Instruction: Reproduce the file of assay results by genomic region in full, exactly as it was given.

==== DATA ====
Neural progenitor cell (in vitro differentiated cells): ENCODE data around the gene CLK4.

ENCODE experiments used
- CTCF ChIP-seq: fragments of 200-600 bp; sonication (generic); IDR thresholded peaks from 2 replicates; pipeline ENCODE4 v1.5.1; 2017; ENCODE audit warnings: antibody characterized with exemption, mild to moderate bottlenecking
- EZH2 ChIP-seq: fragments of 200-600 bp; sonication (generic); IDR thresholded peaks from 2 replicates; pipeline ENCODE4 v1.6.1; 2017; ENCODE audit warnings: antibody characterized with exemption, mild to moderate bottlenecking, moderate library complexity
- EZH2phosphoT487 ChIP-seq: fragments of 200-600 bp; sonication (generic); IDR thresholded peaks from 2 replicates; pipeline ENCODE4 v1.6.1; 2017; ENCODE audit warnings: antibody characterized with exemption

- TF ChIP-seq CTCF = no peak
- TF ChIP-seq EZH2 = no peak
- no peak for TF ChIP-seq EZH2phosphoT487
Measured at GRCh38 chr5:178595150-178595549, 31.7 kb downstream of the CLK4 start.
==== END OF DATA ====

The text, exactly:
Neural progenitor cell (in vitro differentiated cells): ENCODE data around the gene CLK4.

ENCODE experiments used
- CTCF ChIP-seq: fragments of 200-600 bp; sonication (generic); IDR thresholded peaks from 2 replicates; pipeline ENCODE4 v1.5.1; 2017; ENCODE audit warnings: antibody characterized with exemption, mild to moderate bottlenecking
- EZH2 ChIP-seq: fragments of 200-600 bp; sonication (generic); IDR thresholded peaks from 2 replicates; pipeline ENCODE4 v1.6.1; 2017; ENCODE audit warnings: antibody characterized with exemption, mild to moderate bottlenecking, moderate library complexity
- EZH2phosphoT487 ChIP-seq: fragments of 200-600 bp; sonication (generic); IDR thresholded peaks from 2 replicates; pipeline ENCODE4 v1.6.1; 2017; ENCODE audit warnings: antibody characterized with exemption

- TF ChIP-seq CTCF = no peak
- TF ChIP-seq EZH2 = no peak
- no peak for TF ChIP-seq EZH2phosphoT487
Measured at GRCh38 chr5:178595150-178595549, 31.7 kb downstream of the CLK4 start.